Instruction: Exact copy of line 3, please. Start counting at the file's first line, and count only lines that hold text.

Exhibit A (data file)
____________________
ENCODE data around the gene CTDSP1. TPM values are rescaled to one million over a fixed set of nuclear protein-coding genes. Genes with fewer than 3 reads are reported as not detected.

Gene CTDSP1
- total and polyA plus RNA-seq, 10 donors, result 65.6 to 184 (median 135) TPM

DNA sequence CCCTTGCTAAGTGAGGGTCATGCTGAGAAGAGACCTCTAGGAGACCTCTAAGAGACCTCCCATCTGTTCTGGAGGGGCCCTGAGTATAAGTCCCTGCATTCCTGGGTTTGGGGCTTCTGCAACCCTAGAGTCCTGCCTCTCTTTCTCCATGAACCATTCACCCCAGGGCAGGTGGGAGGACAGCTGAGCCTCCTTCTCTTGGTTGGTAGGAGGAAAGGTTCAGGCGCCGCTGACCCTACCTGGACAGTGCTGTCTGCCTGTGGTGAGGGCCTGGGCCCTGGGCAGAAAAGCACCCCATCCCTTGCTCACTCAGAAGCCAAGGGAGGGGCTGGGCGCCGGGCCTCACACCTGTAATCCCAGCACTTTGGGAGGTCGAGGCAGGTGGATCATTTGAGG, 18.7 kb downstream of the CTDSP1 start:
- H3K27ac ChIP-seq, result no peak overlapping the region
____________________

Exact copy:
- total and polyA plus RNA-seq, 10 donors, result 65.6 to 184 (median 135) TPM